While the comunidade members argue that handing over the land for a government sanctioned project was legitimate use and represented a non-polluting, non-industrial use of the land that would help bring jobs to the village, the opponents allege that the move to hand over the land posed multiple threats to the village and its environment.

“This land has been kept by our forefathers for us and we will keep it for our children. This village does not belong to four people or 150 people. It belongs to the 1,500 people living here. It is their right and they have to keep it. Today you can film any movie in a 200 sq metre studio, you don’t need a 250-acre land. Goa is already finished, and we are trying to save what’s left of it,” Samir Naik a villager from Loliem said, adding that he feared that even if 200 people from the village got jobs, many more people would move into the village threatening its limited resources.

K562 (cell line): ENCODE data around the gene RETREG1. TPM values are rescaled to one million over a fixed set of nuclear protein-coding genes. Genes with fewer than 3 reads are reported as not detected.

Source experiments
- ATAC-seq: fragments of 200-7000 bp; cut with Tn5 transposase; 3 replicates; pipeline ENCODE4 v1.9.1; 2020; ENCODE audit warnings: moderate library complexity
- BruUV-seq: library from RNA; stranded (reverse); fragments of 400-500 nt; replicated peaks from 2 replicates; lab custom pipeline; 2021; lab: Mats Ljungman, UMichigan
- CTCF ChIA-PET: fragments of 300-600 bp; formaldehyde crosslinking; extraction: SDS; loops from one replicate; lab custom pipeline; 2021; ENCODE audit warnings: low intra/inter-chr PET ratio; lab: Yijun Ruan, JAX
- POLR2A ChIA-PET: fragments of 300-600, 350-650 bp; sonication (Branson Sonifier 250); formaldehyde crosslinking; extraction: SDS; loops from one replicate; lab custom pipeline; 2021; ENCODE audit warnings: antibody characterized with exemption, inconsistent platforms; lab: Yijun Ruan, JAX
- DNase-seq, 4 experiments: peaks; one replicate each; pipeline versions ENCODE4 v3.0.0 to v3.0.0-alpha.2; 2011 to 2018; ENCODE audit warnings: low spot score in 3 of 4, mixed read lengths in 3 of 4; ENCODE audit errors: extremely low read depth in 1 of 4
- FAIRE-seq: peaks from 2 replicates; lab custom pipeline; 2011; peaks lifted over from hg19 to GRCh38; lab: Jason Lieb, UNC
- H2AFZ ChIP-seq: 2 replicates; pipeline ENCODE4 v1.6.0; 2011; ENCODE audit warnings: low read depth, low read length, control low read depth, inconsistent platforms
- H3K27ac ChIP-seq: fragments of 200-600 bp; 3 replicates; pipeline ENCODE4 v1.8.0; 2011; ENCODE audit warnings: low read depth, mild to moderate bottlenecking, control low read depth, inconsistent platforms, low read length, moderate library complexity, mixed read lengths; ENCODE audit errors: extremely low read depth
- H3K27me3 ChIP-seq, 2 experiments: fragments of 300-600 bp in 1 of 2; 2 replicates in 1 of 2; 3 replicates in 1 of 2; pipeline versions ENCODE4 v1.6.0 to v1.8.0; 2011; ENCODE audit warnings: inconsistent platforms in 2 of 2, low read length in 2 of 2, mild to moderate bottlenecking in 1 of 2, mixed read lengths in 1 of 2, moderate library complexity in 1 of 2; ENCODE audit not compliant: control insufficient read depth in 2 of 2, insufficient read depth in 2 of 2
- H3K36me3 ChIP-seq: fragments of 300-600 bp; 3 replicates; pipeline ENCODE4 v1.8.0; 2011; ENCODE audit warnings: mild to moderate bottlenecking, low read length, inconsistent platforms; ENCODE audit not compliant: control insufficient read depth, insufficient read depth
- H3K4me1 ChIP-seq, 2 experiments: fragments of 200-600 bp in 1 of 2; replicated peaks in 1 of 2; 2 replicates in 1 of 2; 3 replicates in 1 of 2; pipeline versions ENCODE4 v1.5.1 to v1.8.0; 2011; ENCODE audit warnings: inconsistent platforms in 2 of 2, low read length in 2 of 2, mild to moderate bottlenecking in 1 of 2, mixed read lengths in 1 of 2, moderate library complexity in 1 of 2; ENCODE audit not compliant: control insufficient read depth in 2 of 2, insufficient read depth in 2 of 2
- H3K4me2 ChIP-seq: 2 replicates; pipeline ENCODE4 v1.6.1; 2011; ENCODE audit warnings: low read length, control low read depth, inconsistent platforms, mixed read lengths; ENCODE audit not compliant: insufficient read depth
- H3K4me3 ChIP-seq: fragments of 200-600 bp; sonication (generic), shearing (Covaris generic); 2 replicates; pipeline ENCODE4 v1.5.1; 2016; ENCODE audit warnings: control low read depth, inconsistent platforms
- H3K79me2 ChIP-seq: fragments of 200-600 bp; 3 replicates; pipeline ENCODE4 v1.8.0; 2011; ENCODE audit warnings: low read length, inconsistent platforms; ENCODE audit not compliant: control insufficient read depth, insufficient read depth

Denis said that the project was misconceived from scratch simply based on the assumption that it was a “rock, barren land.”

“These ecosystems are fragile and cannot be restored once destroyed. Generations to come will never be able to witness this in our village. Ask yourself what prosperity we will achieve by losing these marvels of nature? Can such ignorant development be sustainable?” Ashish Prabhugaonkar, a biologist and an opponent of the project said.

The ecological argument